The NFL preseason is defined by three things.
The first is the professional debut of high draft picks—the first chance we get to see the likes of Arizona Cardinals quarterback Kyler Murray in game action.
The second is overreaction to those debuts by fans and pundits alike. Both Murray and New York Giants signal-caller Daniel Jones are already being fitted for gold jackets and busts in Canton. The Washington Redskins' Dwayne Haskins, on the other hand, is already being declared a bust.
The third thing that defines the preseason is the emergence of unheralded players, be they late-round draft picks or undrafted free agents—youngsters who make the most of the opportunity to showcase talent that slipped between the cracks during the predraft process.
Every year, the league features a surprise sensation who goes from zero to hero. Last year, Denver Broncos running back Phillip Lindsay went from undrafted player to training camp sensation to the first offensive UDFA in NFL history to make the Pro Bowl in his first season.
This year, Preston Williams of the Miami Dolphins could well be the biggest preseason UDFA head-turner. He's a lanky, athletic pass-catcher who has looked the part of the best receiver on a team that desperately needs someone to step up and be "the guy" at the position.
Williams certainly looked like "the guy" in the exhibition opener against the Atlanta Falcons. It wasn't just the matter of a four-catch, 97-yard effort that led the Dolphins in both categories. Or that Williams' big game came on the heels of another huge performance catching passes from Josh Rosen in last week's intrasquad scrimmage. As Brian Baldinger of NFL.com pointed out, it was that Williams made every difficult catch look easy.
It's also not like Thursday's big showing was the first time he had impressed since arriving in South Florida. As Tom D'Angelo reported for the Palm Beach Post, Williams has been arguably the team's most talked-about wideout in camp, drawing praise from new Dolphins head coach Brian Flores.
"He's big, he's fast, he's got good hands, he's tough, and he's really worked every day to get better," Flores said. "We tell him to block in the run game, he blocks in the run game, play more downhill on your end cuts, he does that. He works hard after practice, he works hard in meetings."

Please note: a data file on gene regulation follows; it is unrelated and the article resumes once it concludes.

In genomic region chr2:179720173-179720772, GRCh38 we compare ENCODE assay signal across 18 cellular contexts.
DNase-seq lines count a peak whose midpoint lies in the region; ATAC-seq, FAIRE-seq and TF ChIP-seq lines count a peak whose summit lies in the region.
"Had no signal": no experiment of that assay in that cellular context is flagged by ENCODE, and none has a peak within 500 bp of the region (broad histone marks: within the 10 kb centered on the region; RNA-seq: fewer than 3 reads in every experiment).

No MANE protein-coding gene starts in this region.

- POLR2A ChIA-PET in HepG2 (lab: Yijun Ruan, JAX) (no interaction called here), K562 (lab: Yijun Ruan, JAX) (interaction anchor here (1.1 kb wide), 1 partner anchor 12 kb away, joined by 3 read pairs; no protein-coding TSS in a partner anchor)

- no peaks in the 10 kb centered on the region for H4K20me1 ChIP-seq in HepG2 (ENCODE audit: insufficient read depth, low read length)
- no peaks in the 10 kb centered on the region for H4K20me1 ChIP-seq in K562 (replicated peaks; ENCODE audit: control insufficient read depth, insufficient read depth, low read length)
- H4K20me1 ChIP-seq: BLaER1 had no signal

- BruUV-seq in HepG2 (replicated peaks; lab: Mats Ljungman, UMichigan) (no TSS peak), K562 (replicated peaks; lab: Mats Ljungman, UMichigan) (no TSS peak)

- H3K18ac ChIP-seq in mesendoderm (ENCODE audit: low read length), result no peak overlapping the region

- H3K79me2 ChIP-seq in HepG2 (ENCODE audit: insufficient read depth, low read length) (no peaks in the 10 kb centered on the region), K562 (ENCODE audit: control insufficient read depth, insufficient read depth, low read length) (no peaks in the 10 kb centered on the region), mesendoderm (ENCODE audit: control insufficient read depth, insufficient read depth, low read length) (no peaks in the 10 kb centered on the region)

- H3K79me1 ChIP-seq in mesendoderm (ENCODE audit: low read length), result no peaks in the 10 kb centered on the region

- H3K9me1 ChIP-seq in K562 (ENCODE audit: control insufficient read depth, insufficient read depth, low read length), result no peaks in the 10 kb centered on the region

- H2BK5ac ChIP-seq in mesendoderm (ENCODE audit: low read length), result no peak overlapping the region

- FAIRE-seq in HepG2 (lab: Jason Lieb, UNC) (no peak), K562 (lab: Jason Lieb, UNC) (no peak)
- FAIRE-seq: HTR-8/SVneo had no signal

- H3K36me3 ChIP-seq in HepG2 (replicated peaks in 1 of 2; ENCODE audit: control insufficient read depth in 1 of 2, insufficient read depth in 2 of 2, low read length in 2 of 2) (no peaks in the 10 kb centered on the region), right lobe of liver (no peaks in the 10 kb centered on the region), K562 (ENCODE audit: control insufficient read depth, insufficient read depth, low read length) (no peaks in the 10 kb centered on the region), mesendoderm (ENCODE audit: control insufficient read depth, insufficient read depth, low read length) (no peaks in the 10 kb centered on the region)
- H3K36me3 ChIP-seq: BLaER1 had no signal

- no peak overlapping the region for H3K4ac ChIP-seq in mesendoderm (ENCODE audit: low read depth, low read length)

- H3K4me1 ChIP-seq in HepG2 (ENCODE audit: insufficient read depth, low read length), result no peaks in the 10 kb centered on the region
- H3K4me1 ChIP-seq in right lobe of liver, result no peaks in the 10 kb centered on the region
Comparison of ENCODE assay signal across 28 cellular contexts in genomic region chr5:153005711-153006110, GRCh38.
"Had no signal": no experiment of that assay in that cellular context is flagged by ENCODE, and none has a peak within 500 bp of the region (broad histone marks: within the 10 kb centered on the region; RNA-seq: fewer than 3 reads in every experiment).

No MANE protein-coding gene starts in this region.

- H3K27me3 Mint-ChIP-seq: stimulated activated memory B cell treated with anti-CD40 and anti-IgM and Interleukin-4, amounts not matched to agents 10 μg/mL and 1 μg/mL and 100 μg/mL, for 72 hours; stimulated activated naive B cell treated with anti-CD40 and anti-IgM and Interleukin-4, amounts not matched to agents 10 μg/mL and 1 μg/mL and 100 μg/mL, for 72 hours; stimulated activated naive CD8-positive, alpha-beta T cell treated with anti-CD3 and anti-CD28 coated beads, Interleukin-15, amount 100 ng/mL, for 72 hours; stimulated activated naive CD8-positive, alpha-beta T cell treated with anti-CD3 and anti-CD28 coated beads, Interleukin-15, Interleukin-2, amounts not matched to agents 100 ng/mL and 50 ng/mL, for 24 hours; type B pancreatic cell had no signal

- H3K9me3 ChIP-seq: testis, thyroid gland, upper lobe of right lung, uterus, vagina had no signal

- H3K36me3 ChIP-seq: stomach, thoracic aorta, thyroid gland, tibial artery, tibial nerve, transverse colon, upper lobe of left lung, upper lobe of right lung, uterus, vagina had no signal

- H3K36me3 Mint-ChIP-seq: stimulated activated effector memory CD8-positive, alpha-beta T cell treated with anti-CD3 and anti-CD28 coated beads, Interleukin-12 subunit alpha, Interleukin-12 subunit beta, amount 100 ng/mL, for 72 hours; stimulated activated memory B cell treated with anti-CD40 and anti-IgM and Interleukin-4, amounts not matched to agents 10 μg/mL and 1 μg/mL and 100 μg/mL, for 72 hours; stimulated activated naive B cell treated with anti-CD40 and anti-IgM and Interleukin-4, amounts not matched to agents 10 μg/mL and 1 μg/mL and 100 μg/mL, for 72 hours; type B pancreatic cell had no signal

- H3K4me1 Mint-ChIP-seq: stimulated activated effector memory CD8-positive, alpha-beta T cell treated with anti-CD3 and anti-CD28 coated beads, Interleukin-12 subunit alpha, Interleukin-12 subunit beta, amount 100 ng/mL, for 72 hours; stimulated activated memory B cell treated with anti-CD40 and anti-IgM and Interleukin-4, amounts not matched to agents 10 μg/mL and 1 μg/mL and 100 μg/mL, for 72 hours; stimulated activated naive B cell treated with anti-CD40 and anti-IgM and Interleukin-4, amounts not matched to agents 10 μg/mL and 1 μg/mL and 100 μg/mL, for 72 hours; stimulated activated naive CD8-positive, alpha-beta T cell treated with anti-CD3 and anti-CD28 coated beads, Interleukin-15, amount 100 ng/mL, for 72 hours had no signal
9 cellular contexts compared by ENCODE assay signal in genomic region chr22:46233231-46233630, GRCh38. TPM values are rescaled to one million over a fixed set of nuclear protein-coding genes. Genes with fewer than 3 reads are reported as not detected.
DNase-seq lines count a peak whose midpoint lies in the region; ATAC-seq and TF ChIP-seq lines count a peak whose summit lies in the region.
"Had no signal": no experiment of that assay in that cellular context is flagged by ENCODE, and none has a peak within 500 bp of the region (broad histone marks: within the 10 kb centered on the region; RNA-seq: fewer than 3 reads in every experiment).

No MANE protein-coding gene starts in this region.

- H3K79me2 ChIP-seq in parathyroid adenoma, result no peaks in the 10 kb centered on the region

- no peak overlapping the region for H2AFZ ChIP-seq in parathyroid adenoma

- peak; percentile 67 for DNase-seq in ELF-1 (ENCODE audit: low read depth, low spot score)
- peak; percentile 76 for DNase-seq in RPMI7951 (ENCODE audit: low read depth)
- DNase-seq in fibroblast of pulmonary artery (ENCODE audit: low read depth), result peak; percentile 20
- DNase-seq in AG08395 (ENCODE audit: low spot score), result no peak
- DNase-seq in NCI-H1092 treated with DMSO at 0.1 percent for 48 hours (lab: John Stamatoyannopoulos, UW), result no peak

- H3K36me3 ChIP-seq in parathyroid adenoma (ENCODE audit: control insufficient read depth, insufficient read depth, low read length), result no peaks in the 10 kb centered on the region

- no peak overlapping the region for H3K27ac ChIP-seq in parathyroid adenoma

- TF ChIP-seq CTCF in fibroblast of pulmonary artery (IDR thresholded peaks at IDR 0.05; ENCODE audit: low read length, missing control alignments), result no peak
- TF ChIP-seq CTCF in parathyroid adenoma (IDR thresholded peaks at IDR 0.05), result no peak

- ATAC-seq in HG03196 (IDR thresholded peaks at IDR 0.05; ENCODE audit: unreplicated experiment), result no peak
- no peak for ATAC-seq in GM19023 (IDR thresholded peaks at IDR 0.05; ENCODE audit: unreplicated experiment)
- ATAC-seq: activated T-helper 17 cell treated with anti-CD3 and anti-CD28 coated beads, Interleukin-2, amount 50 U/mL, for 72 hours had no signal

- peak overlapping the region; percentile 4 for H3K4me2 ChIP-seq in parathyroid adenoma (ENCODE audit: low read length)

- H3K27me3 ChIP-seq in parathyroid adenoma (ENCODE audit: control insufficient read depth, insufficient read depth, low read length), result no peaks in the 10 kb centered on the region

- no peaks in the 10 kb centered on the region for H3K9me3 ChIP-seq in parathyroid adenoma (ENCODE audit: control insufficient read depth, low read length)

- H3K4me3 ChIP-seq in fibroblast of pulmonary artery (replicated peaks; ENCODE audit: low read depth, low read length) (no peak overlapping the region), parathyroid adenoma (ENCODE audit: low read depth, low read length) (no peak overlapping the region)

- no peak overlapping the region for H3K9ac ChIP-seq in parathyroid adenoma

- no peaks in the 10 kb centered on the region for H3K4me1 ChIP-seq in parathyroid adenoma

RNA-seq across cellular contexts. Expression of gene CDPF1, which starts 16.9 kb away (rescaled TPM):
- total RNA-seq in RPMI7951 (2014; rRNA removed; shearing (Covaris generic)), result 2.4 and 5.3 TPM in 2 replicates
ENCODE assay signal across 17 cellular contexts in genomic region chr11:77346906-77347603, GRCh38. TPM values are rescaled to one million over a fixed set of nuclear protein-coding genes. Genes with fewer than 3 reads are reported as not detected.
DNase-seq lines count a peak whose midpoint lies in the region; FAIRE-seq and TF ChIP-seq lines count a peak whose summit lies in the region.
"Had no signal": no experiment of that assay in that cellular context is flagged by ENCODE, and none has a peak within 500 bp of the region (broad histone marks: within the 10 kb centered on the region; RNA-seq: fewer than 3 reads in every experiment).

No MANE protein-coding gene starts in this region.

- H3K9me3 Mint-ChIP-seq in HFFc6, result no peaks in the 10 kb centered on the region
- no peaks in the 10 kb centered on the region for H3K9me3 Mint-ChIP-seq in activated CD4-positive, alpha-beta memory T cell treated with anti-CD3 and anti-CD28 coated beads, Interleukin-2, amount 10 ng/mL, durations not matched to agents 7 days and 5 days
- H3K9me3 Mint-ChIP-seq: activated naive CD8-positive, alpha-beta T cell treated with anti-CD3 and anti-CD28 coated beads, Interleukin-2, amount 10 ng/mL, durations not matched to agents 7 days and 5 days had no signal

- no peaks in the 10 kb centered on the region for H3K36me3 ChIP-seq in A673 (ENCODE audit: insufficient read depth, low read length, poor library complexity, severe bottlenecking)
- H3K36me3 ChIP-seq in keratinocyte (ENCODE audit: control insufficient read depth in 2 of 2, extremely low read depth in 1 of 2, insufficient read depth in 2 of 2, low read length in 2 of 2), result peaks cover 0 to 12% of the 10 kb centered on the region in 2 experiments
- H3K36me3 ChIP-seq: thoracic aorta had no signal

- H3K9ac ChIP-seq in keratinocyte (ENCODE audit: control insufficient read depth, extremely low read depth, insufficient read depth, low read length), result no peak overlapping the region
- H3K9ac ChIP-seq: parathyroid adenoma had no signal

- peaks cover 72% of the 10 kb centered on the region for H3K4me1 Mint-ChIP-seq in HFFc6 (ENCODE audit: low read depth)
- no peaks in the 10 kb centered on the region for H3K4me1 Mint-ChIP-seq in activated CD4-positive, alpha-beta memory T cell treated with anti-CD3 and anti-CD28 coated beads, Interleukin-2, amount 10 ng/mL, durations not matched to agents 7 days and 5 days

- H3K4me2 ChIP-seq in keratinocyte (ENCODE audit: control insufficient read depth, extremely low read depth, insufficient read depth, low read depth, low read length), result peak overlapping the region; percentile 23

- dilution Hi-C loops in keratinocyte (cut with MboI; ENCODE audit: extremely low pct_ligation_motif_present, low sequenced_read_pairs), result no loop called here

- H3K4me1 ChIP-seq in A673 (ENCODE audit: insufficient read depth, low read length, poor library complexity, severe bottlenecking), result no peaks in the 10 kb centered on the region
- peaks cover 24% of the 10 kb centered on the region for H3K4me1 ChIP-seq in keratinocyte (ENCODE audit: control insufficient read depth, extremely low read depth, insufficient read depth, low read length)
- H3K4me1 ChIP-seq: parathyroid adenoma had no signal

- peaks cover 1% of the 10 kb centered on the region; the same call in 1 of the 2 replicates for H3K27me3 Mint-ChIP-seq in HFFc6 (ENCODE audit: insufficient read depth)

All four of Williams' catches against the Falcons came on throws from Rosen, who talked up the 6'5", 218-pound Williams' ability to attack the football, per D'Angelo.
"I think you've got to know what certain guys are good at and Preston can go get the ball," Rosen said. "So, you've got some guys that are smaller, quick and fast, some guys are physical ... and Preston will go get the ball. So you've got to give him those opportunities."
Teammate Kenny Stills, who is Miami's nominal No. 1 receiver, said he believes Williams has the potential to be a star at the professional level.
"He's a first-round talent," Stills said. "He's going to be somebody to deal with in this league for a long time and so we're looking forward to everything that he can do."
That's the thing: Were it strictly a matter of talent, Williams never would have been an undrafted free agent to begin with. As a junior at Colorado State last year, Williams was one of the leading wide receivers in college football, posting a gaudy 96 receptions for 1,345 yards and 14 touchdowns. The receiving yards ranked fourth in FBS, and the 14 scores tied for third.
But while sitting out the 2017 season after transferring to Colorado State from Tennessee, Williams was arrested after allegedly shoving his girlfriend multiple times and charged with misdemeanor harassment and assault with a domestic violence enhancement. He was arrested again about a month later on a charge of violating a protection order. He pleaded guilty to the harassment charge in January 2018 and received a deferred sentence, but those run-ins with the law got him disinvited to the scouting combine and pulled off many draft boards. A poor showing at Colorado State's pro day, which included a 4.55-second 40-yard dash, didn't help matters either.
At that pro day, Williams told Kelly Lyell of the Fort Collins Coloradoan that his past missteps would not be repeated.
"I'm not that type of person," Williams said. "Everything is in the past that happened. It won't happen again. ... Any team that will take a chance on me, I'll be glad. I'm going to give them my best effort."
The Dolphins did take that chance. And so far at least, Williams is holding up his end of the deal.
In some respects, going undrafted may have worked in his favor. Rather than being drafted late by a team that's relatively set at the position, Williams landed on a Dolphins team with one of the weakest wide receiver depth charts in the league.
DeVante Parker signed a two-year, $10 million contract extension in the offseason, but the former first-round pick has been a massive disappointment through four years in the pros. Stills is a capable player, but heading into his seventh NFL season, he's yet to record a 1,000-yard campaign. Albert Wilson showed flashes in 2018 but is still rehabbing a season-ending hip injury.
Add in a pair of new quarterbacks in Rosen and veteran Ryan Fitzpatrick and a new coach in Flores, and the Dolphins receiver depth chart is written more in pencil than pen.
Granted, while Williams has made major strides toward making the 53-man roster, a significant role on the Dolphins offense in 2019 is far from guaranteed at this point. He has no margin for error in practice and the remaining exhibition games.
However, to this point, Williams has taken full advantage of the opportunity the Dolphins have offered him. And if he can continue to show soft hands and the ability to outrun, outmuscle and outjump defensive backs...
Then on a Dolphins team in need of a No. 1 receiver that will be playing catch-up for approximately 64 minutes of every game this year, another surprise UDFA star could be in the offing.